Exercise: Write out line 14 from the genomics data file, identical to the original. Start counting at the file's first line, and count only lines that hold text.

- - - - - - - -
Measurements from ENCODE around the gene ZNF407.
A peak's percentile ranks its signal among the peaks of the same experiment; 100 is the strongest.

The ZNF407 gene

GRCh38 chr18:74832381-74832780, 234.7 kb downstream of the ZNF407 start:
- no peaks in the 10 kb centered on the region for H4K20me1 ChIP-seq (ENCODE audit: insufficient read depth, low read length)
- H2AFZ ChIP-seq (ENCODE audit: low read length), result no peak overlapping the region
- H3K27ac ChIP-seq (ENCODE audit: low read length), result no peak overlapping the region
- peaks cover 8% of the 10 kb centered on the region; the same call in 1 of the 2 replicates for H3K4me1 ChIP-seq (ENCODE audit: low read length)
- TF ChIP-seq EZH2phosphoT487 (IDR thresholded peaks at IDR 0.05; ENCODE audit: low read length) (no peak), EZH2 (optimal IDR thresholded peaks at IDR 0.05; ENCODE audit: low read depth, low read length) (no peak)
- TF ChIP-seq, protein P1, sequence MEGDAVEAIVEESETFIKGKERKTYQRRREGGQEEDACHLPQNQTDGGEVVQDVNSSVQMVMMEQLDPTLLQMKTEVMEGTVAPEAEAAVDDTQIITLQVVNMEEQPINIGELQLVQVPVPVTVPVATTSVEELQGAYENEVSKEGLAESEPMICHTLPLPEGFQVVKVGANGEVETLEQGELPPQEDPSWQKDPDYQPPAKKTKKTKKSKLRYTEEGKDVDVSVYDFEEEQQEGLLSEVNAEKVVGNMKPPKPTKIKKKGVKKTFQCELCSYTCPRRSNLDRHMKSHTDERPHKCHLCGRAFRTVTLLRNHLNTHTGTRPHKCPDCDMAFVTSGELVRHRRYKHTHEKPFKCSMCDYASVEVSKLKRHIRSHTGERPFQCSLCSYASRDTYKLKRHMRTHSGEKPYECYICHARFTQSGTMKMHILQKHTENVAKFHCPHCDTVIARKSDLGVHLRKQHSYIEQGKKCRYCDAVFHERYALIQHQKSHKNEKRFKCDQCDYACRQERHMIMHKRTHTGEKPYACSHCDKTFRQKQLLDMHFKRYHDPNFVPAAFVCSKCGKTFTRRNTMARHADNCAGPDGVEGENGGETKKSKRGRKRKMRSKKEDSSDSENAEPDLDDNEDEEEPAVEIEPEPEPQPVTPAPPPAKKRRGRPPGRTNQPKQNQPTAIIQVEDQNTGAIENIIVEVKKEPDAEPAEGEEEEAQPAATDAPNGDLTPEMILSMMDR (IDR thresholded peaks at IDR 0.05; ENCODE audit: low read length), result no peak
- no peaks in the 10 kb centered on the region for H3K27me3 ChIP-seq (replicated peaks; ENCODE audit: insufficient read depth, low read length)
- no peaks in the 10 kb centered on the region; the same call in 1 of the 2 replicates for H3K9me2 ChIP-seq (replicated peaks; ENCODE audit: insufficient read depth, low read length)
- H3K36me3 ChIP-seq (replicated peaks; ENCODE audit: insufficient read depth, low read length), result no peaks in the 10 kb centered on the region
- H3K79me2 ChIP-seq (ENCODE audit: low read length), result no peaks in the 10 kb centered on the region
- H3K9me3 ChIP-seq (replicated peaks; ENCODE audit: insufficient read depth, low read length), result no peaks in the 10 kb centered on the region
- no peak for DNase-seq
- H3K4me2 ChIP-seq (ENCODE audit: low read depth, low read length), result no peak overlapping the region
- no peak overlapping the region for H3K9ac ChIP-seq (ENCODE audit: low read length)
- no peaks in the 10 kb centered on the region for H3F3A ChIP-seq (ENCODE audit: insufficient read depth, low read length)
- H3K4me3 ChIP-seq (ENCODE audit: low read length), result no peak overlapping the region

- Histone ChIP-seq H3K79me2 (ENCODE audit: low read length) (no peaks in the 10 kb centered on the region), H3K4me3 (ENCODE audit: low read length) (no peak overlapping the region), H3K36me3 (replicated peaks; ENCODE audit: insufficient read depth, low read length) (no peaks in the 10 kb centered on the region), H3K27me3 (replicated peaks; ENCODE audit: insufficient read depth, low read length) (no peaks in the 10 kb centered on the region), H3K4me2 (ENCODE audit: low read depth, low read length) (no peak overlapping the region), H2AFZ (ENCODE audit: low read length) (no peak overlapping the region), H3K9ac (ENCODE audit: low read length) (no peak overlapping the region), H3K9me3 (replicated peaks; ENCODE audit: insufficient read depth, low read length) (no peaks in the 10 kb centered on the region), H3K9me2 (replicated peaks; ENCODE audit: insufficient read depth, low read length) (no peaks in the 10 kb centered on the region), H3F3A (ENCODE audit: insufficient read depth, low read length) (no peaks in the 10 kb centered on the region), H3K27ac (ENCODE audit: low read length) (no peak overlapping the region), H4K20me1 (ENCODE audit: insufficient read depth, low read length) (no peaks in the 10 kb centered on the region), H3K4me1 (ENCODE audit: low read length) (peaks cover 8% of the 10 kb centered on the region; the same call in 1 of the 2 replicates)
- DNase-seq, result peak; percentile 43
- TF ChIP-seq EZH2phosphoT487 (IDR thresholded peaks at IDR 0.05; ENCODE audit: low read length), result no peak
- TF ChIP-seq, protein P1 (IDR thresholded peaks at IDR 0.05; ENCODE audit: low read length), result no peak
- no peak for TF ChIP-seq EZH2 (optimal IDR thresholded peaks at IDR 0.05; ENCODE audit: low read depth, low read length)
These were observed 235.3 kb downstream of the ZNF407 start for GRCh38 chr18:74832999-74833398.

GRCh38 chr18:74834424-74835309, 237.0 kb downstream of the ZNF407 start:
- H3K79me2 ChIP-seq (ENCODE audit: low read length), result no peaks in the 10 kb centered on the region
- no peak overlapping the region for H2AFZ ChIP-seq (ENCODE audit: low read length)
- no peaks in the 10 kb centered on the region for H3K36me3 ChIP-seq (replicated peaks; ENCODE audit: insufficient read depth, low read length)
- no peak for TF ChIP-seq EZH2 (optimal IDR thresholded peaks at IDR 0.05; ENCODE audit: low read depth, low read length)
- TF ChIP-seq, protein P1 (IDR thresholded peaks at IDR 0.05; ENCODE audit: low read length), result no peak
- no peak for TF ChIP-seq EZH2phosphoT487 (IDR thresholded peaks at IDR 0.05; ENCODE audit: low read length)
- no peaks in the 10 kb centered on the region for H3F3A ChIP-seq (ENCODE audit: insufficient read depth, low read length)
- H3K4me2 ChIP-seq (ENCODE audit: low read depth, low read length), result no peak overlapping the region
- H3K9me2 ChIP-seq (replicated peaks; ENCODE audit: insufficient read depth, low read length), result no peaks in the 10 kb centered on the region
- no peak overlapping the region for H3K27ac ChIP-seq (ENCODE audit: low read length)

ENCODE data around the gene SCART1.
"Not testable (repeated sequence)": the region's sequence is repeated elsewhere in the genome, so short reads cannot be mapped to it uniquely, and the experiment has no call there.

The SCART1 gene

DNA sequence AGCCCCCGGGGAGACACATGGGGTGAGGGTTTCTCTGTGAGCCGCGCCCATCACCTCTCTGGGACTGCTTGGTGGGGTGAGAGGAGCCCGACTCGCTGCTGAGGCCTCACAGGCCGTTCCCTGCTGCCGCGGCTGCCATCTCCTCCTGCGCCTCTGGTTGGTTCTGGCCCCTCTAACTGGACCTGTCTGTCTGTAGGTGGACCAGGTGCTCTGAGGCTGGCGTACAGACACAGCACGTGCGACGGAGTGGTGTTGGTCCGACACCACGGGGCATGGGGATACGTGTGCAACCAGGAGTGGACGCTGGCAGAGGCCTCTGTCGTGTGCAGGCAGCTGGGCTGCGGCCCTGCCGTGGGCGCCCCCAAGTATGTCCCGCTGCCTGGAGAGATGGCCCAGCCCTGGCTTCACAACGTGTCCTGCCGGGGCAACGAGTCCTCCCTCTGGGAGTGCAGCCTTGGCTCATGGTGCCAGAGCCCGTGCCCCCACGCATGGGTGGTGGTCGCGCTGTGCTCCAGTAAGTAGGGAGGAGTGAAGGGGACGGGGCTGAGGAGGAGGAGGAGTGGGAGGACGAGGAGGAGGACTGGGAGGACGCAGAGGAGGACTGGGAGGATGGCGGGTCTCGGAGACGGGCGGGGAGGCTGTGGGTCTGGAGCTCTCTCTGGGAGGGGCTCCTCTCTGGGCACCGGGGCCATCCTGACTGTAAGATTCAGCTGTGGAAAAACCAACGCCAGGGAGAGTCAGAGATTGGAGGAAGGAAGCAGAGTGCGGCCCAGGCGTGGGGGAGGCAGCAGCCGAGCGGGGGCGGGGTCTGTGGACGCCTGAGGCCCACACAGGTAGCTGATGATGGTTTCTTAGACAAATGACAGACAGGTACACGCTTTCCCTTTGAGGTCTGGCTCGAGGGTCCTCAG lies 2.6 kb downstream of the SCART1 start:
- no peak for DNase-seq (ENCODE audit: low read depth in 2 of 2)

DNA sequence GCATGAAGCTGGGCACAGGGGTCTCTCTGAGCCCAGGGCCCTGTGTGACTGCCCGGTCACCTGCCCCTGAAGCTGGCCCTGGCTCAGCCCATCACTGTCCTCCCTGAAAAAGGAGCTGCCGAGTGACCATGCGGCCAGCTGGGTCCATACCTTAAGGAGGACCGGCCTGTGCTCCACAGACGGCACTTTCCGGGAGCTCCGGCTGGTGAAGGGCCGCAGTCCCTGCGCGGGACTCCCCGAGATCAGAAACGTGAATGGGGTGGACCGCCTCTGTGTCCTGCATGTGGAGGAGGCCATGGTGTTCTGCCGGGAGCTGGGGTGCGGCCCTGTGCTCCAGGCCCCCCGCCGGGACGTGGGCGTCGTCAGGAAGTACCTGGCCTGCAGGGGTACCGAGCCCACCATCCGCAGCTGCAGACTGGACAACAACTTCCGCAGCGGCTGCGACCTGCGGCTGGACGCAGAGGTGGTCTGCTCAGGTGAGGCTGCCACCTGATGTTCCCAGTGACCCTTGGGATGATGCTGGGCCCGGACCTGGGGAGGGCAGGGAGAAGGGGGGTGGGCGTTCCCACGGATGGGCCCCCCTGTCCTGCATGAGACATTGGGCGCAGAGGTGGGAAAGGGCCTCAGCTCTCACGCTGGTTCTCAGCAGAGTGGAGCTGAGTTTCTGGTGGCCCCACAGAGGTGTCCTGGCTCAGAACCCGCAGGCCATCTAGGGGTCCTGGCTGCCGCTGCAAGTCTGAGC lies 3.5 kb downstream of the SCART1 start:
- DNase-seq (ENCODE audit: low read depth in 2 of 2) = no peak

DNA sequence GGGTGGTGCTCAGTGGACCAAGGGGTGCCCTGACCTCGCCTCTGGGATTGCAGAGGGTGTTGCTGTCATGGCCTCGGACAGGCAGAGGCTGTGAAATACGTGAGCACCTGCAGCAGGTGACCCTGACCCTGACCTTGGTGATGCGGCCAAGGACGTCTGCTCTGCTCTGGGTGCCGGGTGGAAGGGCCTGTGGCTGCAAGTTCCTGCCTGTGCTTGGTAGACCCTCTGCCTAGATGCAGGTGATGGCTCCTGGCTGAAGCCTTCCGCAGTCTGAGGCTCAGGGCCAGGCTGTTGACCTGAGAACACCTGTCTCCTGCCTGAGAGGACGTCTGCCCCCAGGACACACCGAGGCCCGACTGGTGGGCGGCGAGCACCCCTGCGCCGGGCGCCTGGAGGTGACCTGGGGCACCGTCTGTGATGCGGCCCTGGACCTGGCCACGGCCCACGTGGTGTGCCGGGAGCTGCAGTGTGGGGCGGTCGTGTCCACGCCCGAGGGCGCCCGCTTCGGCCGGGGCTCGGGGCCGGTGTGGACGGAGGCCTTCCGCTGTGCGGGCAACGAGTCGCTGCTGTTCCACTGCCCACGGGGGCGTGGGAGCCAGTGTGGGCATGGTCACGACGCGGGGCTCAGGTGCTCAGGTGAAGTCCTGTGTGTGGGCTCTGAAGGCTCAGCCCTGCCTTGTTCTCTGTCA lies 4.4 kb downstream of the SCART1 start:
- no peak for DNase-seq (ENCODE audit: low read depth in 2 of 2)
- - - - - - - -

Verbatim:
- H3K79me2 ChIP-seq (ENCODE audit: low read length), result no peaks in the 10 kb centered on the region